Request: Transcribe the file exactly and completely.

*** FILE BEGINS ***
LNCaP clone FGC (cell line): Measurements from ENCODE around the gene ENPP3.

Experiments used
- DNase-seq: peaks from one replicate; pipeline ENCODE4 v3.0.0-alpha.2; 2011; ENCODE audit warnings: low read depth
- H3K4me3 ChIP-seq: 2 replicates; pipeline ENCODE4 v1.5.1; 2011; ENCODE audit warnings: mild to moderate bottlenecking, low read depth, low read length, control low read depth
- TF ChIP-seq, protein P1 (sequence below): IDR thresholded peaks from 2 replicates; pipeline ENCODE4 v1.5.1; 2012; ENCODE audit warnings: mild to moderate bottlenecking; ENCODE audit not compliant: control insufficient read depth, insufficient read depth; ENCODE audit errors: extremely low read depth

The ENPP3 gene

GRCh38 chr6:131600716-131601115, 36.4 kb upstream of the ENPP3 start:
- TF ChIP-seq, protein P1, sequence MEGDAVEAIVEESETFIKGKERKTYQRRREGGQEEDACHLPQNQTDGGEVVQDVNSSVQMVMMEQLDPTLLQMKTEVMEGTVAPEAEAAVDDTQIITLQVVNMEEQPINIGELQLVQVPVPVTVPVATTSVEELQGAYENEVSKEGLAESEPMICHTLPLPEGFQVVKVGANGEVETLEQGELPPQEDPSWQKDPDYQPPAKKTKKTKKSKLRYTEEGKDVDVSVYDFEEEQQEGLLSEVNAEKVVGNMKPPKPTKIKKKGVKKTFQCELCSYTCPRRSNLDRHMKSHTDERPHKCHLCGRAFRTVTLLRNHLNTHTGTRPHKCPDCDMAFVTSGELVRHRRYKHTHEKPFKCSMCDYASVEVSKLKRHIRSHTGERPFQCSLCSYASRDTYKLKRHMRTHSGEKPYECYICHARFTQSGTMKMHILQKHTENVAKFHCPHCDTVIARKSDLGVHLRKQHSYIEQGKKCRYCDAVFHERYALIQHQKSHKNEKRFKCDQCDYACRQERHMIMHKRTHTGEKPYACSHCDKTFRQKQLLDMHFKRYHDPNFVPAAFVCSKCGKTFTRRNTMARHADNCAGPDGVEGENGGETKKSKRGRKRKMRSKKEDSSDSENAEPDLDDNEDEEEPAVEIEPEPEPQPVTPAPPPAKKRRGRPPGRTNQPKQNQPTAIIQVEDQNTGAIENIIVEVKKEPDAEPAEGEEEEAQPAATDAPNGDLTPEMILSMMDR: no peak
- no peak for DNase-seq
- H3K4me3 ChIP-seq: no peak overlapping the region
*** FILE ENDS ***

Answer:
LNCaP clone FGC (cell line): Measurements from ENCODE around the gene ENPP3.

Experiments used
- DNase-seq: peaks from one replicate; pipeline ENCODE4 v3.0.0-alpha.2; 2011; ENCODE audit warnings: low read depth
- H3K4me3 ChIP-seq: 2 replicates; pipeline ENCODE4 v1.5.1; 2011; ENCODE audit warnings: mild to moderate bottlenecking, low read depth, low read length, control low read depth
- TF ChIP-seq, protein P1 (sequence below): IDR thresholded peaks from 2 replicates; pipeline ENCODE4 v1.5.1; 2012; ENCODE audit warnings: mild to moderate bottlenecking; ENCODE audit not compliant: control insufficient read depth, insufficient read depth; ENCODE audit errors: extremely low read depth

The ENPP3 gene

GRCh38 chr6:131600716-131601115, 36.4 kb upstream of the ENPP3 start:
- TF ChIP-seq, protein P1, sequence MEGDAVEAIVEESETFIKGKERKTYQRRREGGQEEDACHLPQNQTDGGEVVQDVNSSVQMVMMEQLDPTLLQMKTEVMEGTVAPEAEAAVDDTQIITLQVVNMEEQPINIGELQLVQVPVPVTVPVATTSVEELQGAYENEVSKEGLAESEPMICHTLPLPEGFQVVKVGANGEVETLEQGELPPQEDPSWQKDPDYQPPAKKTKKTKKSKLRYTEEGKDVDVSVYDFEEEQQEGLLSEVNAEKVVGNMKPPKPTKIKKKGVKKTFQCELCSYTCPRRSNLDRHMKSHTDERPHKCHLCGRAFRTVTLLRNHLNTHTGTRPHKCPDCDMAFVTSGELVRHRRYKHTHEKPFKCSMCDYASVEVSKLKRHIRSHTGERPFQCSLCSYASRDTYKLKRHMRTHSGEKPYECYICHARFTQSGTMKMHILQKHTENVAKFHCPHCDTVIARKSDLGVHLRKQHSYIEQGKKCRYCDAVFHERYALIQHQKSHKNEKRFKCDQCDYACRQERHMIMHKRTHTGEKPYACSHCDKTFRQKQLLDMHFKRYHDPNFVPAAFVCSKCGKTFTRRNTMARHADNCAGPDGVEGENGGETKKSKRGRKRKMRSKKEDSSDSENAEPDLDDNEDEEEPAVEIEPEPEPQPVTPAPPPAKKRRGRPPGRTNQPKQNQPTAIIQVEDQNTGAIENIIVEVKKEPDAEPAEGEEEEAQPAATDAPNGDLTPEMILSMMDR: no peak
- no peak for DNase-seq
- H3K4me3 ChIP-seq: no peak overlapping the region